Welcome to a weekly series here on Pew Pew Tactical dedicated to the gun news you need to know.
So, keep reading for this week’s notable news headlines…
Table of Contents
DOJ Proposes New Rule Targeting Private Gun Sales
The Department of Justice, with the White House’s backing, announced it submitted a proposed rule seeking to clarify who is “engaged in the business as a firearms dealer” and effectively targeting private gun sales.
While the request seems simple on the onset, the Biden Administration’s proposal could create space for universal background checks – limiting private sales of firearms – and limit gun owners’ ability to sell their personal firearms.
Under the proposal, the DOJ says that selling a gun to a family member or buying/selling relics or curios would not require a license. However, the DOJ would require an FFL for repetitive sales and sales outside family members.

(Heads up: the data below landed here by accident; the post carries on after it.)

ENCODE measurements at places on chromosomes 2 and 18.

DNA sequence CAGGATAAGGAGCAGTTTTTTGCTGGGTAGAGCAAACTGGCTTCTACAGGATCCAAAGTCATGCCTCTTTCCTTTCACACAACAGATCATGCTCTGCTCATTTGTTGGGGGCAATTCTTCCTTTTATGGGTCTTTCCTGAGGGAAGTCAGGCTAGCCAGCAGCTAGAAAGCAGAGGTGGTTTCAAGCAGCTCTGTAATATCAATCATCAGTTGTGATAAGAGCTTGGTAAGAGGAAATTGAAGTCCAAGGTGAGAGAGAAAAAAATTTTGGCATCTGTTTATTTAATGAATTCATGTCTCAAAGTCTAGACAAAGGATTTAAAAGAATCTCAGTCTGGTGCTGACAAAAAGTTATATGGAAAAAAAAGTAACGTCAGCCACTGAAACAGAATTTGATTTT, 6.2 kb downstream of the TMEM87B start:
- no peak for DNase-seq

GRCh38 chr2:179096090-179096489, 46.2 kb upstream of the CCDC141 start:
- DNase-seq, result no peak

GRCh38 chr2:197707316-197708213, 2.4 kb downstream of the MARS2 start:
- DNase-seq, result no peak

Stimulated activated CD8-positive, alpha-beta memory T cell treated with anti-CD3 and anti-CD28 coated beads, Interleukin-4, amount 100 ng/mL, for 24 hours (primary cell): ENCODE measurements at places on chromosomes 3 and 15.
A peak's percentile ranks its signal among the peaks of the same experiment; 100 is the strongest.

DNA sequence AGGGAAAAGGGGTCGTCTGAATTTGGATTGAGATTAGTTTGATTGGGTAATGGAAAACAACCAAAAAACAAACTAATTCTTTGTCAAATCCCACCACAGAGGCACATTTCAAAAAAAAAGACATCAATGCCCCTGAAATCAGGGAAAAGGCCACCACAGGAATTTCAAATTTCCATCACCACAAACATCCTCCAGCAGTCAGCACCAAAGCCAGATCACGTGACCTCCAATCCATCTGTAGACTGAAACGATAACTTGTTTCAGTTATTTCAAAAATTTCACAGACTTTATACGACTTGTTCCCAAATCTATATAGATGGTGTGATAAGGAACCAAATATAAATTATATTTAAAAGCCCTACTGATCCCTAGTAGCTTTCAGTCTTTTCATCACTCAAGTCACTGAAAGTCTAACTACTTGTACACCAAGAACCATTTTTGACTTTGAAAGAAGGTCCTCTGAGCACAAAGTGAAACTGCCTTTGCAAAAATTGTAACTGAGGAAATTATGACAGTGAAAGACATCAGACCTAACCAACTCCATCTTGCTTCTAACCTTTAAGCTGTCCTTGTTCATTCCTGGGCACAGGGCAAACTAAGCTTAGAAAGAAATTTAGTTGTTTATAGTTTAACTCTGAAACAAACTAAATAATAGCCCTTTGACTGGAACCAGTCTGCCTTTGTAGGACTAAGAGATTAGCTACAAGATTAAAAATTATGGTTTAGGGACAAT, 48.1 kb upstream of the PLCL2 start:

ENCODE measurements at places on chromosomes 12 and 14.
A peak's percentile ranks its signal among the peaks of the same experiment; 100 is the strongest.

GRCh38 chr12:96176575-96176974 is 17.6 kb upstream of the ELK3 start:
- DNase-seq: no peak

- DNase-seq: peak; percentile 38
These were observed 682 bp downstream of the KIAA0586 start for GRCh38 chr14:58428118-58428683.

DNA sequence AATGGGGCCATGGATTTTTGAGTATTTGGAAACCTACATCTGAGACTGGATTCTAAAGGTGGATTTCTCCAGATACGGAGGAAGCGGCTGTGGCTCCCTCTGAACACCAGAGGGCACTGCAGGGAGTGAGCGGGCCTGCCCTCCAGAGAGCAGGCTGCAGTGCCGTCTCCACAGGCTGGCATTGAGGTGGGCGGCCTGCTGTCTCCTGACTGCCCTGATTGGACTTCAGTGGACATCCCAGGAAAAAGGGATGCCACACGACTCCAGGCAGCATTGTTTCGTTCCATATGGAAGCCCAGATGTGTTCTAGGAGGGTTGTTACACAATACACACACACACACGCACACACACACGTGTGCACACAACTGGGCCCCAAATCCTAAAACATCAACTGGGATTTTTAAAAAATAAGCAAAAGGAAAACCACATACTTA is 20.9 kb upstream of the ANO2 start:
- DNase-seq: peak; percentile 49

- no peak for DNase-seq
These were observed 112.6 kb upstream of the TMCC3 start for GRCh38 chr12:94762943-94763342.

The full criteria proposed would require a license for the following:
- Offering for sale any number of firearms and also represents to potential buyers that they are willing and able to purchase and sell them additional firearms;
- Repetitively offering for sale firearms within 30 days after they were purchased;
- Repetitively offering for sale firearms that are like new in their original packaging;
- Repetitively offering for sale multiple firearms of the same make and model; or
- As a formerly federally-licensed firearms dealer, selling firearms that were in the business inventory and not transferred to a personal collection at least a year before the sale, addressing the so-called “fire sale loophole.”
Additionally, if a gun owner engages in any of the following, they would be classified as a firearms dealer, requiring a license:
- Creates a website or making business cards to advertise or market a firearms business;
- Maintains records to document and track profits and losses from firearms purchases or sales; or